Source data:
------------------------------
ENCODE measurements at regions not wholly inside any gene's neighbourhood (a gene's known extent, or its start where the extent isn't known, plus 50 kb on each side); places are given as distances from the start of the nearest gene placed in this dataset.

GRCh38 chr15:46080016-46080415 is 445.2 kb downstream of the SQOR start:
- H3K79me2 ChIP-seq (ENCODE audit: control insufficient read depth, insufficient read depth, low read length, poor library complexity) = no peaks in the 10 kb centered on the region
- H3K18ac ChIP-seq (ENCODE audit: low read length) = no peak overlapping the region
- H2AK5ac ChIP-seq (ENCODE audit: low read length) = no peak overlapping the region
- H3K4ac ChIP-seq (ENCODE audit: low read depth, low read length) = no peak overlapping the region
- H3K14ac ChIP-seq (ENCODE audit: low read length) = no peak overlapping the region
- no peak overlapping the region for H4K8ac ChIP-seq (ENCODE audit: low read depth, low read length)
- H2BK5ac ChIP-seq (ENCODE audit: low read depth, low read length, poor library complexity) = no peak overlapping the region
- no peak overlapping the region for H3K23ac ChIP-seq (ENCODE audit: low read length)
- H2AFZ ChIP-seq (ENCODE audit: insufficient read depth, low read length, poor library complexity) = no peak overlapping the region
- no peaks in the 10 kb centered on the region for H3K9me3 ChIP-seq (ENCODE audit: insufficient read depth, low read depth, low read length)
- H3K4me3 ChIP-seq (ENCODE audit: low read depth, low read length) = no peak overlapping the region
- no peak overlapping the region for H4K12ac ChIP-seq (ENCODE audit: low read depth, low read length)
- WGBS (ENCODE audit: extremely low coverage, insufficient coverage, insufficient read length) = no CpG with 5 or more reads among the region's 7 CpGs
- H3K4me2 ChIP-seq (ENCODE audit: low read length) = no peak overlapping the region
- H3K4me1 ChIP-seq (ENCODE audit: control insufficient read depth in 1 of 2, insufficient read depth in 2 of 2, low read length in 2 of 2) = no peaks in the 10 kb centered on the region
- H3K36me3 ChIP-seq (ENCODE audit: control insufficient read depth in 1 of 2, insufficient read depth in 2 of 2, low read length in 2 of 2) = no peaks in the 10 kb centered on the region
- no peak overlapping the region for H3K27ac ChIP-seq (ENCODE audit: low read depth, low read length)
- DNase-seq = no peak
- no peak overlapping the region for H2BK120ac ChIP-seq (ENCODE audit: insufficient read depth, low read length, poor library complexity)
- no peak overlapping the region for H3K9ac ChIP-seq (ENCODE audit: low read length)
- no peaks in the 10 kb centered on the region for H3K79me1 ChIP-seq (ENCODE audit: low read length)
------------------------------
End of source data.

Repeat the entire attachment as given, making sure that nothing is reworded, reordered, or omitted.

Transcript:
ENCODE measurements at regions not wholly inside any gene's neighbourhood (a gene's known extent, or its start where the extent isn't known, plus 50 kb on each side); places are given as distances from the start of the nearest gene placed in this dataset.

GRCh38 chr15:46080016-46080415 is 445.2 kb downstream of the SQOR start:
- H3K79me2 ChIP-seq (ENCODE audit: control insufficient read depth, insufficient read depth, low read length, poor library complexity) = no peaks in the 10 kb centered on the region
- H3K18ac ChIP-seq (ENCODE audit: low read length) = no peak overlapping the region
- H2AK5ac ChIP-seq (ENCODE audit: low read length) = no peak overlapping the region
- H3K4ac ChIP-seq (ENCODE audit: low read depth, low read length) = no peak overlapping the region
- H3K14ac ChIP-seq (ENCODE audit: low read length) = no peak overlapping the region
- no peak overlapping the region for H4K8ac ChIP-seq (ENCODE audit: low read depth, low read length)
- H2BK5ac ChIP-seq (ENCODE audit: low read depth, low read length, poor library complexity) = no peak overlapping the region
- no peak overlapping the region for H3K23ac ChIP-seq (ENCODE audit: low read length)
- H2AFZ ChIP-seq (ENCODE audit: insufficient read depth, low read length, poor library complexity) = no peak overlapping the region
- no peaks in the 10 kb centered on the region for H3K9me3 ChIP-seq (ENCODE audit: insufficient read depth, low read depth, low read length)
- H3K4me3 ChIP-seq (ENCODE audit: low read depth, low read length) = no peak overlapping the region
- no peak overlapping the region for H4K12ac ChIP-seq (ENCODE audit: low read depth, low read length)
- WGBS (ENCODE audit: extremely low coverage, insufficient coverage, insufficient read length) = no CpG with 5 or more reads among the region's 7 CpGs
- H3K4me2 ChIP-seq (ENCODE audit: low read length) = no peak overlapping the region
- H3K4me1 ChIP-seq (ENCODE audit: control insufficient read depth in 1 of 2, insufficient read depth in 2 of 2, low read length in 2 of 2) = no peaks in the 10 kb centered on the region
- H3K36me3 ChIP-seq (ENCODE audit: control insufficient read depth in 1 of 2, insufficient read depth in 2 of 2, low read length in 2 of 2) = no peaks in the 10 kb centered on the region
- no peak overlapping the region for H3K27ac ChIP-seq (ENCODE audit: low read depth, low read length)
- DNase-seq = no peak
- no peak overlapping the region for H2BK120ac ChIP-seq (ENCODE audit: insufficient read depth, low read length, poor library complexity)
- no peak overlapping the region for H3K9ac ChIP-seq (ENCODE audit: low read length)
- no peaks in the 10 kb centered on the region for H3K79me1 ChIP-seq (ENCODE audit: low read length)